Text by Alessandra Mattanza

For many, Berlin has become the architectural capital of the world. Since the fall of the Berlin Wall it has been an immense, continual, open construction site, substituting rubble and empty spaces with adventurous, futuristic constructions of glass and steel and other whimsical experiments, with the old historic buildings safely guarded under cover of glass. Walking through Berlin is an exciting experience because it has become a completely “new” city. The areas that were not visible during the years of division or that were devastated by war, destroyed or semi-abandoned, have come back to life, transforming the city into a mecca for architects from all over the world who almost seem to be competing with each other in their irrepressible desire to amaze.

Among the newest monuments is the spectacular Potsdamer Platz which features the Sony Center, the Arkaden by Renzo Piano and the many skyscrapers destined for office buildings, shopping centers and housing. More recent is the monument to the Holocaust in the Brandenburger Tor neighborhood, a forest of square columns (over 2,700) that cover a clearing of 204,440 square feet. The Hauptbahnhof, which is the former Lehrter Bahnhof and future central train station, will be inaugurated on May 27 at Washington Square. It is poised to become Europe’s most important rail center. Then there is the brand new Akademie der Künste (Academy of Fine Arts) at Pariser Platz, while the government is impressively represented by the Reichstag, which has regained its former splendor thanks to both the glass cupola by Norman Foster which covers the Parliament hall, and the Kanzleramt (the new Chancery).

Standing out among the most “colorful” buildings are the houses by Aldo Rossi between the Springer Building and Checkpoint Charlie ­– one of the most original being Frank Gehry’s DG Bank, the contours of which resemble a whale – and the entire new neighborhood of the embassies. Each has its own nationally distinct style: the Mexican embassy boasts its terraced landscape of jungle vegetation; the outlines of the English building break every architectural convention; those of the Nordic countries are dominated by the color green; the Indian embassy suggests The Thousand and One Nights; and the Kuwaiti embassy epitomizes luxury.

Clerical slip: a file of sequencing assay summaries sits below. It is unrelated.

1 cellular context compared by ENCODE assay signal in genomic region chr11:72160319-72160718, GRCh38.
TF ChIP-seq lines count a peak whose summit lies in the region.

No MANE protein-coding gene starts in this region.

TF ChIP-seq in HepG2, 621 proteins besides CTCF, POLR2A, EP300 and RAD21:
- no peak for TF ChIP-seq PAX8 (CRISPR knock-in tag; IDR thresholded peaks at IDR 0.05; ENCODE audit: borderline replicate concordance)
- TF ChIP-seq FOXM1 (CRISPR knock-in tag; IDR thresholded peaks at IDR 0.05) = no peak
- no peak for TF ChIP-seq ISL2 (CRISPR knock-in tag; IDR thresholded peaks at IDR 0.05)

From a cultural perspective, Berlin is in full ferment as well. It is no accident that on November 2, 2005, it was elected the world’s City of Design by UNESCO. Modern design is found not only in chic specialty shops ­– of which there is an ever-growing number in the Mitte neighborhood – and in nightclubs, but in hotels as well. The beautiful Hyatt (Marlene Dietrich Platz), the new Concorde (Ausburgerstr. 41), the 101 Kurfürstendamm and the Q! (Knesebeckstr. 67), which recently won Travel & Leisure’s Design Award, stand out for their minimalist style.
Berlin’s still-reasonable cost of living, which is evident in the low rent and in the numerous Wohngemeinschaft communities, has always been a magnet for artists and creatives. In recent times, its been chosen by big Hollywood productions as the set for many films, and in February the cinematic tradition is carried on by the Berlin International Film Festival, the largest festival of cinema in the world.

For more rarefied cultural tastes, temporary and permanent exhibits are held in the 175 museums that span all genres. They range from the classic Neue and Alte Nationalgalleries, the grandiose Pergamon and the curious Film Museum at Potsdamer Platz, to the most architecturally interesting of all, the new Jewish Museum designed by Daniel Libeskind.

Trendy neighborhoods abound. The Prenzlauer Berg, with its totally rebuilt neo-Renaissance, neo-Gothic and neo-Baroque facades has the power to allure those drawn to an aestheticly rich enviroment. The Hackesche Hofe’s complex of courtyards and the pretty little shops of Kastanienallee and Kathe Kollwitz Platz make for appealing shopping hotspots. And lastly, Kreuzberg is developing the Köpenickerstrasse with extravagant clubs along the Spree River that have opened their beaches in the summer for sunbathing.

If daytime Berlin represents travels along the Unter den Linden boulevard and around the magnificent Cathedral, the night belongs to the discos, clubs and restaurants that dot the city. Joining the ever-present transgressive soul of Marlene Dietrich is an air of avant cool. At the moment, the most fashionable restaurants are Spindler & Klatt ( and Pan Asia ( The hottest bar on the scene is the Riva Bar ( in Greenwich, as are clubs like Solar (, 40 Seconds ( and 90 Grad ( The most “in” place to be is Shiro I Shiro (, where celebrities hang out and where the party never seems to end.